Scandal in the United States Veterans Administration

6058775

Presenter: Neal
Guest: Gretchen Martens
Guest Bio: Gretchen Martens affectionately known as the veteran lady. She is the author of untying the yellow ribbon transforming how veterans and communities thrive. In addition, she is the co-founder of the east texas veterans alliance and founder of homeward deployed.

Segment Overview
Gretchen Martens talks about how our veterans are transitioning from the military service back to the community.

 

Neal Howard: Hello you’re listening to Health Professional Radio. I’m your host Neal Howard, so glad that you could join us today. Our military, returning veterans are some of the most important people in our society. They’re highly trained, they’ve actually sacrificed their time, their family, sometimes even their jobs and their health in order to go and serve in military uniform. We’ve got in studio with us today a lady that’s affectionately known as the “Veteran Lady,” her name is Gretchen Martens. And she is here today to talk with us about how our veterans are transitioning from the military service back into the communities. How are you doing today Gretchen?

Gretchen Martens: Very well, thank you Neal.

N: Great, glad that you could us today. Thank you so much for your time. As the Veteran Lady, you’re versed in transitioning our veterans from military service back to civilian life. You’re also an author, the author of “Untying the Yellow Ribbon: Transforming How Veterans and Communities Thrive” and also a children’s curriculum known as a “Veteran studies weekly.” You’re also the founder of Homeward Deployed and cofounder of the East Texas Veterans Alliance. Could you speak a bit about what exactly it is that the Department of Veterans Affairs in the United States and the Veterans Administration does as far as transitioning veterans back to community life and their healthcare?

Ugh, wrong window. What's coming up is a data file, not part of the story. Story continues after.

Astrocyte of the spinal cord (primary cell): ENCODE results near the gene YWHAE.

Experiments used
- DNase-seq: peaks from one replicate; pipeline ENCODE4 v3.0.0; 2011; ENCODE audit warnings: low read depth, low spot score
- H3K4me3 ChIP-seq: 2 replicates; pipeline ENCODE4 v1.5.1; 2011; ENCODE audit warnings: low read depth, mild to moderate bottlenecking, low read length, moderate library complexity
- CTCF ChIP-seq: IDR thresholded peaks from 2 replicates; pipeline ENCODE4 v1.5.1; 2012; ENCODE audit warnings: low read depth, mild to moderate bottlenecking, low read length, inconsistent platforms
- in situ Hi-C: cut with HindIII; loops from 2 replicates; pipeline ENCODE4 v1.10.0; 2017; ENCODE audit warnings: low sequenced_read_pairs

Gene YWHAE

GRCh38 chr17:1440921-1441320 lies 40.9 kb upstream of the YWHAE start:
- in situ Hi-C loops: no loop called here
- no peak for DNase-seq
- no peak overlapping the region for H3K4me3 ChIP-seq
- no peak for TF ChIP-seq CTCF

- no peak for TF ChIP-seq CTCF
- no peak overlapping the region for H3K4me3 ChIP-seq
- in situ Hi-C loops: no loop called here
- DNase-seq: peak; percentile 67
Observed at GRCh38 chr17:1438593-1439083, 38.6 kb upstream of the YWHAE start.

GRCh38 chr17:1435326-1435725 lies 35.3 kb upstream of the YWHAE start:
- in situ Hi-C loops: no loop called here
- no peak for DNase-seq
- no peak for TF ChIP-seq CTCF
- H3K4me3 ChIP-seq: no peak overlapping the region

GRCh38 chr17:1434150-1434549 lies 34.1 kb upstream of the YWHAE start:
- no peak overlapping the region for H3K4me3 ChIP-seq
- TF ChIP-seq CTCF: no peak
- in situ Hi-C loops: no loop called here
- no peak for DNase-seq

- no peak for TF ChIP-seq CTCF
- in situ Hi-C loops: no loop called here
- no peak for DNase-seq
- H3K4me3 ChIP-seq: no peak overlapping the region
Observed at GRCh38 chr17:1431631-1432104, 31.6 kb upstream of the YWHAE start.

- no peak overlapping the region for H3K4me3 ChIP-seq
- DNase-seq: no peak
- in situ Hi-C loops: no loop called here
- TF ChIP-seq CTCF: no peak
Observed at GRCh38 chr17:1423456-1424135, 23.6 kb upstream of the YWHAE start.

G: That’s an interesting question Neal because a lot of people don’t understand exactly what the VA does. So once a service member gets out of the service, they get basically a form called “DD-214” and at that point they can apply to the Department of Veteran Affairs to get a disability rating. So for most of are veterans that are eligible for care when they have a Disability Rating. So we see a big gap you may come out to the Department of Defense with the Disability Rating but that doesn’t automatically transition through your VA Disability Rating. So not all veterans are actually eligible for care, many of our veterans returning home from today’s wars are eligible for care for a period of time, following their deployment but that’s not necessarily care for the rest of their lives. So for the veterans that are eligible for care, they’re entitled to wellness care, psychiatrist or psychological care or post-traumatic stress or traumatic brain injury, getting prosthesis and other kinds of adaptive devices that they need, rehabilitation and training. The VA also is the place the Administration that puts out all of the checks. So if you have disability check, you got your GI bill benefits check, those are the things that the VA is supposed to be doing.